10. July 2013–
Ex-VCs Paul Jozefak and Michael Backes set up Liquid Labs in Hamburg in early 2012. It’s not an accelerator or incubator – instead, it builds new products on behalf of its corporate partner with the goal of spinning them off into separate companies.
Liquid Labs has launched at least four products so far: receipt-tracking tool Mavendi (now scrapped), anti-fraud tool Device Ident and online financing company Kreddible (both now separate companies) and now Reskribe. The latter is aimed at companies who need to handle recurring payments – use cases listed on the website include a grocery-box delivery company, an accounting software provider and a co-working space.
Reskribe – out to tackle US giant Zuora?
The new product costs between €0.20 plus 1.25 per cent for startups and more for professional and enterprise companies. It’s currently available only in Germany.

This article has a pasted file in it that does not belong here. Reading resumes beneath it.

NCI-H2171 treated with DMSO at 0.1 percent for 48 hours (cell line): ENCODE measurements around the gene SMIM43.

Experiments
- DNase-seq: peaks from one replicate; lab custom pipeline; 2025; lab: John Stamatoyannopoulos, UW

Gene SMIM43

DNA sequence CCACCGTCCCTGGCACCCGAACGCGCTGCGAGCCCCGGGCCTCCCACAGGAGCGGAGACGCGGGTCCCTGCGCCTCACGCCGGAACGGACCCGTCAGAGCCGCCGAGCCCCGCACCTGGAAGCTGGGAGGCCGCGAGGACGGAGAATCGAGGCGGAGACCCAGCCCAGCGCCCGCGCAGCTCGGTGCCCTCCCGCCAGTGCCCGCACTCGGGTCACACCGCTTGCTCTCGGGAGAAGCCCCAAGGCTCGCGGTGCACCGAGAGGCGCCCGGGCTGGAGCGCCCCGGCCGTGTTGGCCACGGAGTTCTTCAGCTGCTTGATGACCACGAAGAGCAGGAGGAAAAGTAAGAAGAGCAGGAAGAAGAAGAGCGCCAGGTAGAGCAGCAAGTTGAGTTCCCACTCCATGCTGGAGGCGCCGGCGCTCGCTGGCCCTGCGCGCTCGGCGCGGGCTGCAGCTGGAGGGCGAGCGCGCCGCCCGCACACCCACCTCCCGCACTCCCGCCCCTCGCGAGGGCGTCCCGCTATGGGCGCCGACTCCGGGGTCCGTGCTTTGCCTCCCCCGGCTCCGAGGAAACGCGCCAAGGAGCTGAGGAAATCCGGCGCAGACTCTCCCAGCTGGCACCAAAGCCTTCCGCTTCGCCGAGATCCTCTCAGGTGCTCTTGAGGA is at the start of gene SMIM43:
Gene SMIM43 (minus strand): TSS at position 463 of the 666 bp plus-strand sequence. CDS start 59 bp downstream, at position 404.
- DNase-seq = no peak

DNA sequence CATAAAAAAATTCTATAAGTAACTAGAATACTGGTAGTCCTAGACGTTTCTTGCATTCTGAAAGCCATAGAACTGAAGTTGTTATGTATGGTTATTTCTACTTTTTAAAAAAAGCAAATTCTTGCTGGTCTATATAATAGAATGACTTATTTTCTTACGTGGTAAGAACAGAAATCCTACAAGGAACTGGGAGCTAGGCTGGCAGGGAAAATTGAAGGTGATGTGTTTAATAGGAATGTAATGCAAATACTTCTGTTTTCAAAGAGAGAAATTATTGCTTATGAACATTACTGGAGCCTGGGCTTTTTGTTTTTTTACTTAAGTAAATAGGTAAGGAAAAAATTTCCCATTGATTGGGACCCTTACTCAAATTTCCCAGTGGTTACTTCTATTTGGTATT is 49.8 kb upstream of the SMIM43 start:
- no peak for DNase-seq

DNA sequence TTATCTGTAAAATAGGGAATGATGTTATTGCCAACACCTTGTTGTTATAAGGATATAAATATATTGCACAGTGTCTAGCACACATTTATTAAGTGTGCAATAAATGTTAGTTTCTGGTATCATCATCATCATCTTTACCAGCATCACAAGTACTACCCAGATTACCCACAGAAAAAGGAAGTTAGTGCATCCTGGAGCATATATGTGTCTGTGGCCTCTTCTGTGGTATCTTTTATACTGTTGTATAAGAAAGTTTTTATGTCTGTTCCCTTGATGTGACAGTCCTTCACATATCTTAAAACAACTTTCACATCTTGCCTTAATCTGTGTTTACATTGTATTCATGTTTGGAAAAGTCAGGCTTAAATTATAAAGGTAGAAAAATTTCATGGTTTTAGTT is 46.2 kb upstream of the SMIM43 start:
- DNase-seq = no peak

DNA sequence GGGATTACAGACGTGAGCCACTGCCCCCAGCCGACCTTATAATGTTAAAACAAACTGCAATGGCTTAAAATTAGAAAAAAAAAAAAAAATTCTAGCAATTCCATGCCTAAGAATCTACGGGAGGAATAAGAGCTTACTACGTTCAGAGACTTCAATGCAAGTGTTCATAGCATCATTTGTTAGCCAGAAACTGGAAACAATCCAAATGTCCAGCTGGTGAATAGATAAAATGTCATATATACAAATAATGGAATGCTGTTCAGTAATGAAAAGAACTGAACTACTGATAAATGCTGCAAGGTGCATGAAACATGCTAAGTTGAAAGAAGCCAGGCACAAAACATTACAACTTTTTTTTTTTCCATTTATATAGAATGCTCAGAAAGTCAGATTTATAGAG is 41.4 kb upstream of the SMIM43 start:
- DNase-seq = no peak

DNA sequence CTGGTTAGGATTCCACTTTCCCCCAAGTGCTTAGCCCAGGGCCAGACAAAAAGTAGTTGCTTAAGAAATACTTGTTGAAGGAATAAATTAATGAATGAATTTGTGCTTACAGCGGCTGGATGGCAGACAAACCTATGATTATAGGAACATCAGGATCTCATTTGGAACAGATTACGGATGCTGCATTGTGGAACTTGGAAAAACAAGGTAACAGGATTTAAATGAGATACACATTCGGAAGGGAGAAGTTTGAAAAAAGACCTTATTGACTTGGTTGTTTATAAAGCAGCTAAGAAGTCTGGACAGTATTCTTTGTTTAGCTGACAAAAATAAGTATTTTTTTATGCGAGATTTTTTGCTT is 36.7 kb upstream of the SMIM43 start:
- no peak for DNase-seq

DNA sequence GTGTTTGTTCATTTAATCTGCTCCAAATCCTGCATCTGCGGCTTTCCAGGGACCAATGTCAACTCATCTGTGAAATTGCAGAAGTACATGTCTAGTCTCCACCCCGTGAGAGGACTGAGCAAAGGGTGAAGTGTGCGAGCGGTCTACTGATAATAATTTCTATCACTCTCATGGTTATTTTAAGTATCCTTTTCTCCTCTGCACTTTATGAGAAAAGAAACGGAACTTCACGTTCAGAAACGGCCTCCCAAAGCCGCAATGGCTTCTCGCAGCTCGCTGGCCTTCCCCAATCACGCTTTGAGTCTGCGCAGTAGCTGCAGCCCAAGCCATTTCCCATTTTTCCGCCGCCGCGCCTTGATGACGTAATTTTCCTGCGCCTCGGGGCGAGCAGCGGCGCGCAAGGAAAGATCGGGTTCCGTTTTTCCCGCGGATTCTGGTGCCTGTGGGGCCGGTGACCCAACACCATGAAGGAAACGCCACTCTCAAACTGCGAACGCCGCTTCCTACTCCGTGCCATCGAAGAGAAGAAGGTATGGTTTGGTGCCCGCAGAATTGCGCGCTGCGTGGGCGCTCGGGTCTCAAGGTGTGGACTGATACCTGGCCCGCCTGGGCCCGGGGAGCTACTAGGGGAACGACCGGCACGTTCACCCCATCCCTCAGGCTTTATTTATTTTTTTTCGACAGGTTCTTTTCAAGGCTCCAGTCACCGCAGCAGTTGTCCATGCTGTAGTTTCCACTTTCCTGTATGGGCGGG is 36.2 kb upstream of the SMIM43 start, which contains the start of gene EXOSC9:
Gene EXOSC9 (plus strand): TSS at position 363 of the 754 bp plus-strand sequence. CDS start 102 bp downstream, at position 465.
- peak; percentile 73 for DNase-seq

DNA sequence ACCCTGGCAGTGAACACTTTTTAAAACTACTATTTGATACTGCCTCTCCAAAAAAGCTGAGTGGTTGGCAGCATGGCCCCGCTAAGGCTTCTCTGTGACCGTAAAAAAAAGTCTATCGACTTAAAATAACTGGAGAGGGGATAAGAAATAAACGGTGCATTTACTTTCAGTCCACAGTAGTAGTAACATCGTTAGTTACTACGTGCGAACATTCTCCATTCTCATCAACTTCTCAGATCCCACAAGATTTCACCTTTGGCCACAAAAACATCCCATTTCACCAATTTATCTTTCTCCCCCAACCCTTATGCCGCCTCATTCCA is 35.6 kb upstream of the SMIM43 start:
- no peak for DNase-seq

There are several other companies offering tools to take subscription payments. Stripe and its Rocket Internet-backed European copycat Paymill offer easily-integrated APIs to do the job but are not specialist. A much more likely rival for Reskribe is Zuora, a heavily VC-backed US subscription billing service that counts Dell, Box and Zendesk among clients and doubled its customer base in Europe in 2012. Others with similar services active in the US include Recurly, SaaSy and Chargify.
The point of difference for Reskribe, Liquid Labs’ Backes said, is that it’s specifically designed to handle recurring payments – and for this side of the Atlantic. “For example, if someone prepays for a year here, the accounting for revenues is completely different. We’ve taken that into consideration because the last thing you want is to get yourself set up on a subscription management system and then have accounting problems.”
Featured image credit: Flickr user zhouxuan12345678
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